Global stocks outlook dims with risk aversion on the rise again: Reuters poll

Tue Jul 12, 2016 9:19am EDT
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By Ross Finley and Rahul Karunakar

LONDON/BENGALURU (Reuters) - Optimism about stock market performance this year has wilted, with investors fretting about the global economy and unexpected shocks likely to condemn most key indices to a weaker performance than thought just a few months ago.

The latest Reuters poll of over 250 analysts, fund managers and brokers worldwide taken June 27-July 11 also showed an intensifying pull between stretched share prices - with Wall Street at a record high - and bond markets, with most government bond yields at record lows and vast swathes of them negative.

Strategists at Citi have noted that the gap between the global government bond benchmark yield, just 0.5 percent, and the dividend yield on global equities of about 2.7 percent, is the widest in 60 years, and on that basis, stocks look attractive.

Ten of the indexes polled are expected to be lower by the end of the year when just three months ago the consensus view among forecasters was that they would be up, in some cases significantly. [Graphic:]

But the poll results do not provide a definitive picture on where forecasters are recommending investors put their money, although hopes remain high once again that next year will be better, particularly for struggling emerging markets.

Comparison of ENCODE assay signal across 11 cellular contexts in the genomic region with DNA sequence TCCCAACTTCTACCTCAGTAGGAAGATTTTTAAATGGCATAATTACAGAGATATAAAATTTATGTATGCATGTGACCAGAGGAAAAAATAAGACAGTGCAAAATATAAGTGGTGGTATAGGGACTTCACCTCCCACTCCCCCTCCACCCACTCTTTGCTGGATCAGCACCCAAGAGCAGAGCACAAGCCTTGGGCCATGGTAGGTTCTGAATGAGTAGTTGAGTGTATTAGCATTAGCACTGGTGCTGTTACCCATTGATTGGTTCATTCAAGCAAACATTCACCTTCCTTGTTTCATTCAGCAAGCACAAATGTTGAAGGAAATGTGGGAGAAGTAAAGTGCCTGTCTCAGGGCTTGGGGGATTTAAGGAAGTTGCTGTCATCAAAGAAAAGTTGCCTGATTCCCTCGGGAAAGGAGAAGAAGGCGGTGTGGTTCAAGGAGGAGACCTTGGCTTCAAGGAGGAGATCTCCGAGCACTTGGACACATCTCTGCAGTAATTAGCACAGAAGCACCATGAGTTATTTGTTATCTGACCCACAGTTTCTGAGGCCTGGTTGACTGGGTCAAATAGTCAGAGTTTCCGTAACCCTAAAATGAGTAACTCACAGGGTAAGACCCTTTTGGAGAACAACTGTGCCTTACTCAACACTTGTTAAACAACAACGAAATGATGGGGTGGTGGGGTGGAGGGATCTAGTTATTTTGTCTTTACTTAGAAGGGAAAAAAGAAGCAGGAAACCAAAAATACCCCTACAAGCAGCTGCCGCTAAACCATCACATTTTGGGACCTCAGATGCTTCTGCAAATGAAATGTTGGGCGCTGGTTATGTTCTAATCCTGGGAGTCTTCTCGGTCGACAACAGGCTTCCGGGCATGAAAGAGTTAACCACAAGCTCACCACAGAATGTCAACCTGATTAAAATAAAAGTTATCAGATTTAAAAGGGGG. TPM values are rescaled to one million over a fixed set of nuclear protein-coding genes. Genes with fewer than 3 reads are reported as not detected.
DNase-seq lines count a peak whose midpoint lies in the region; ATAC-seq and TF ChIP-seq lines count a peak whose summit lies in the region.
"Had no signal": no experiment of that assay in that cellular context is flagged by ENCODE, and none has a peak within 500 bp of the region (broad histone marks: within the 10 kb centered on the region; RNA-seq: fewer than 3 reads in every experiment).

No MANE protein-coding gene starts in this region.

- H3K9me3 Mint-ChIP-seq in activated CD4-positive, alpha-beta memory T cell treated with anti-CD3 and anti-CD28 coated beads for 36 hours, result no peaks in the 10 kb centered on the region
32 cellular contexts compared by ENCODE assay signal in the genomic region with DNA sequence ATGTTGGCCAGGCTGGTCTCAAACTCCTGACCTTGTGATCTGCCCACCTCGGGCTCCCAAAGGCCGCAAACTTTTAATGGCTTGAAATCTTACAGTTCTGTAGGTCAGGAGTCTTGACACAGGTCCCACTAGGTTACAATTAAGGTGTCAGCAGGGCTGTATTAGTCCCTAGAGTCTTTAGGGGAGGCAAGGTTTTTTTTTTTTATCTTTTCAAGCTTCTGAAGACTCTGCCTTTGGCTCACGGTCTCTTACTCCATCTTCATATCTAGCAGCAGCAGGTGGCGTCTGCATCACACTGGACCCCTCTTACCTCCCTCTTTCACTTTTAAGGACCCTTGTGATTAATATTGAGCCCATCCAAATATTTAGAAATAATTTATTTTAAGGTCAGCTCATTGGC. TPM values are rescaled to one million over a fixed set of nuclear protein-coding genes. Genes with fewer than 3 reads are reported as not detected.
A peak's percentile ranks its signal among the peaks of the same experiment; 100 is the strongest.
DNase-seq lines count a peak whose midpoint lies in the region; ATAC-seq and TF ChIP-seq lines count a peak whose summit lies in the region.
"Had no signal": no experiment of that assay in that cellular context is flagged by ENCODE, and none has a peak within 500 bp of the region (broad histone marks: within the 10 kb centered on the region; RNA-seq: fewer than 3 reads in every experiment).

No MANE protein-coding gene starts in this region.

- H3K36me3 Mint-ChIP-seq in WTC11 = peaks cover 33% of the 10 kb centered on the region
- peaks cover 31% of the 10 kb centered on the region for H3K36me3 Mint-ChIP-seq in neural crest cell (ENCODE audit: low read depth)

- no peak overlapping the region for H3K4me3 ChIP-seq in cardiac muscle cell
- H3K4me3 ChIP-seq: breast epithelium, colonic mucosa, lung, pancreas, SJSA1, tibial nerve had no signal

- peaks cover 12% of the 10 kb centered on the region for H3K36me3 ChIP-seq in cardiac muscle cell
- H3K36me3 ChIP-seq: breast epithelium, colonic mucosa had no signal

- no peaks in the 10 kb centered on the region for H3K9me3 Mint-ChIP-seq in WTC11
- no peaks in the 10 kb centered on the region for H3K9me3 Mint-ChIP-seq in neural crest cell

The Bank of England is set to reverse course in response to Britain's shock vote on June 23 to leave the European Union, with rate cuts and renewed government bond purchases nearly certain in an attempt to limit the damage. [BOE/INT]

The trouble is, even though the vast majority polled don't expect any financial crisis from Brexit, that shock has increased risk aversion, as well as the risk a likely British recession may have ripple effects well beyond its borders.

Expectations for an interest rate rise in the United States have also faded despite a surprisingly strong jobs report last week, triggering a rally in stocks and U.S. Treasuries.   Continued...

A man passes by the New York Stock Exchange (NYSE) in New York City, U.S., July 11, 2016.  REUTERS/Brendan McDermid